F-Commerce: The Market Destination or Social Futility?

I was fortunate to speak at the AllFacebook Conference in San Francisco on June 28th. The event comprised of Facebook specialists and practitioners, who provided some pretty cool insight for marketers on how to effectively navigate through the increasingly complex world of Facebook in developing successful strategies.

My topic questioned Facebook’s development of a social commerce layer i.e. the ability to sell goods and services within Facebook. Is this a futile attempt or a sustainable feat?

The biggest question for many people who have seen Facebook evolve:

Can you develop a marketplace in a place where, inherently, people are not in a buying mindset?

Social networks existed to escape the very sites that have inundated them with advertising. They have become the safe haven of pure conversation. However, in order to sustain them, strategies for monetization have been essential, especially given the explosive funding opportunities in the social tech space.

Given its recent IPO, Facebook must prove to shareholders that it’s serious in its attempt to monetize the platform. While Zuckerberg has vowed to put the user experience first, the pressure to create a sustainable business model has been even more pressing.

E-Commerce is poised for explosive growth. Online sales are expected to rise by over $100 billion from 2010 to 2015. Social media has been a strong catalyst through discussion and online recommendations and will continue to fuel this growth over the next few years. Facebook is primed to lead to make this happen. Even some of the experts contend,“ F-Commerce transactions will exceed Amazon’s annual sales over the next 5 years.” Today, Amazon is the undisputed leader posting revenue in 2011 at $40 billion.

Facebook’s continues to test the waters when it comes to monetization

Here are some events that force me to question whether Facebook can really make F-Commerce work:

  • The decommission of Facebook Checkin-Deals and Facebook deals less than 4 months after it launched. The rise of Groupon has forced Facebook to seriously think about playing in this space. However Facebook never really gave their Check-in deals a chance. I had thought the purchase of Gowalla would help shape and influence this product function.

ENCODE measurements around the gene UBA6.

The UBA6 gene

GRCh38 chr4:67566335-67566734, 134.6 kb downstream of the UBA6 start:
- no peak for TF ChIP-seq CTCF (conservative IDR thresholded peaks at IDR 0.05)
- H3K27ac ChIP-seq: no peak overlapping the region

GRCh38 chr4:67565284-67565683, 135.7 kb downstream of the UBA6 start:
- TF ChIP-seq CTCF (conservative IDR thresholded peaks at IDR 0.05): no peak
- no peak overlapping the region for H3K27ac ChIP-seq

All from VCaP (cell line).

• Brand abandonment of Facebook stores implies that companies have not yet figured out how to convert fans. Gap, Nordstrom, Gamestop, Banana Republic among others quickly shut down their FB Stores. Gamestop indicated: “It (FB Store) …was like trying to sell stuff to people while they’re hanging out with their friends at the bar”
  • Facebook Credits has met with some success. Last year, Facebook posted a $3.7 billion revenue, 85% of which went to advertising. The remaining largely went to Zynga, the world’s largest social gaming service. But Facebook admitted in its S1 Filings, that if they failed to maintain good relations with Zynga, they may lose Zynga as a significant Platform developer, hence would adversely affect their financial results. Therefore, FB made it clear that it wanted to turn its virtual currency into a payment mechanism for all sorts of digital goods. But few are adopting it. Since its launch in 2010, companies like Warner have tested Facebook Credits as a payment vehicle within the Facebook ecosystem with the “Dark Knight” premiere. Unfortunately, no licensing or distribution deal resulted from this test. Slow adoption using Credits as payment for goods other than games continues.

  • Others have also criticized Facebooks for instituting this FB Credit-only currency system. What Facebook wants to do is to wall off your money from the outside world — to turn it into a currency that can only be used inside Facebook. This seems pretty autocratic and strong hindrance to F-commerce adoption.
  • The new timeline has also hampered marketers’ control and sizeable investment in custom tabs. Without default landing tabs, non-fans have to actively click through the little app tiles overshadowed by a Page’s cover. The change is a noble one that prioritizes the user experience and the site’s long-term health, but several marketers I’ve talked to are already grumbling.

Facebook is moving in the right direction!

  • As of June 19th, Facebook signalled its ambitions to grow as a payment platform. What Facebook has said is that it hopes to provide users more flexibility to make it easier to reach a global audience who want to pay for your apps, products etc in their local currency, rather than credits. Great news for its investors and businesses still trying to sell within Facebook.
  • And where big brands have failed, small businesses seem to be leading the way to successful sales online. With the help of companies like Payvment and Ecwid, who not only provide online storefronts but help business take advantage of Facebook’s own traffic to develop a successful strategies within the FB platform.
  • Open Graph, in my opinion, is probably Facebook’s current killer app. This has gone beyond the “Like” and allows user behaviour: What you’re reading, what you’re buying, what you’re watching, what you’re listening to– to display on your timeline and friends’ newsfeeds. Companies like Vevo have seen so much success they’ve removed their music videos from Youtube and have opted for Open Graph to drive visibility, registrations and views.
  • I’ve also read of rumblings about the introduction of the Facebook ‘Want’ and Purchase Button. This will allow you to add products to a virtual wish list. These functions will be added to Open Graph, allowing automatic sharing on friends’ newsfeed.